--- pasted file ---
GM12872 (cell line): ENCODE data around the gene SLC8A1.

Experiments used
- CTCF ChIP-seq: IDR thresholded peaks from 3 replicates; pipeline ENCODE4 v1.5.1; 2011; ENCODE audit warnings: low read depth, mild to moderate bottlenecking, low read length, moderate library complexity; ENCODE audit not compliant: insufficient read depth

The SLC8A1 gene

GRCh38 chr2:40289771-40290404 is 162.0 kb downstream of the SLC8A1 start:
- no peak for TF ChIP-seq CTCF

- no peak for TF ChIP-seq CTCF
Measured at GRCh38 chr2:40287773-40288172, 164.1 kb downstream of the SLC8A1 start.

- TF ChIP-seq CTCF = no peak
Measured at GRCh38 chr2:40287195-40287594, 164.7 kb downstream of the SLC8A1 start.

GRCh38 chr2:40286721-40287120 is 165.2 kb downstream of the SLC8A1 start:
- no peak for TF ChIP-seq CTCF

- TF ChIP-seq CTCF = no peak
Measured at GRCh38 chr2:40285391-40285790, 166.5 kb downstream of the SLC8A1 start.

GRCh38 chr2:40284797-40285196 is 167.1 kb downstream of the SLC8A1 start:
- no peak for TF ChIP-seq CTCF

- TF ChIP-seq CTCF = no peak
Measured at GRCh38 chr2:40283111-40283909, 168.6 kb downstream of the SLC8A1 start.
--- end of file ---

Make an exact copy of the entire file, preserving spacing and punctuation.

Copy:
GM12872 (cell line): ENCODE data around the gene SLC8A1.

Experiments used
- CTCF ChIP-seq: IDR thresholded peaks from 3 replicates; pipeline ENCODE4 v1.5.1; 2011; ENCODE audit warnings: low read depth, mild to moderate bottlenecking, low read length, moderate library complexity; ENCODE audit not compliant: insufficient read depth

The SLC8A1 gene

GRCh38 chr2:40289771-40290404 is 162.0 kb downstream of the SLC8A1 start:
- no peak for TF ChIP-seq CTCF

- no peak for TF ChIP-seq CTCF
Measured at GRCh38 chr2:40287773-40288172, 164.1 kb downstream of the SLC8A1 start.

- TF ChIP-seq CTCF = no peak
Measured at GRCh38 chr2:40287195-40287594, 164.7 kb downstream of the SLC8A1 start.

GRCh38 chr2:40286721-40287120 is 165.2 kb downstream of the SLC8A1 start:
- no peak for TF ChIP-seq CTCF

- TF ChIP-seq CTCF = no peak
Measured at GRCh38 chr2:40285391-40285790, 166.5 kb downstream of the SLC8A1 start.

GRCh38 chr2:40284797-40285196 is 167.1 kb downstream of the SLC8A1 start:
- no peak for TF ChIP-seq CTCF

- TF ChIP-seq CTCF = no peak
Measured at GRCh38 chr2:40283111-40283909, 168.6 kb downstream of the SLC8A1 start.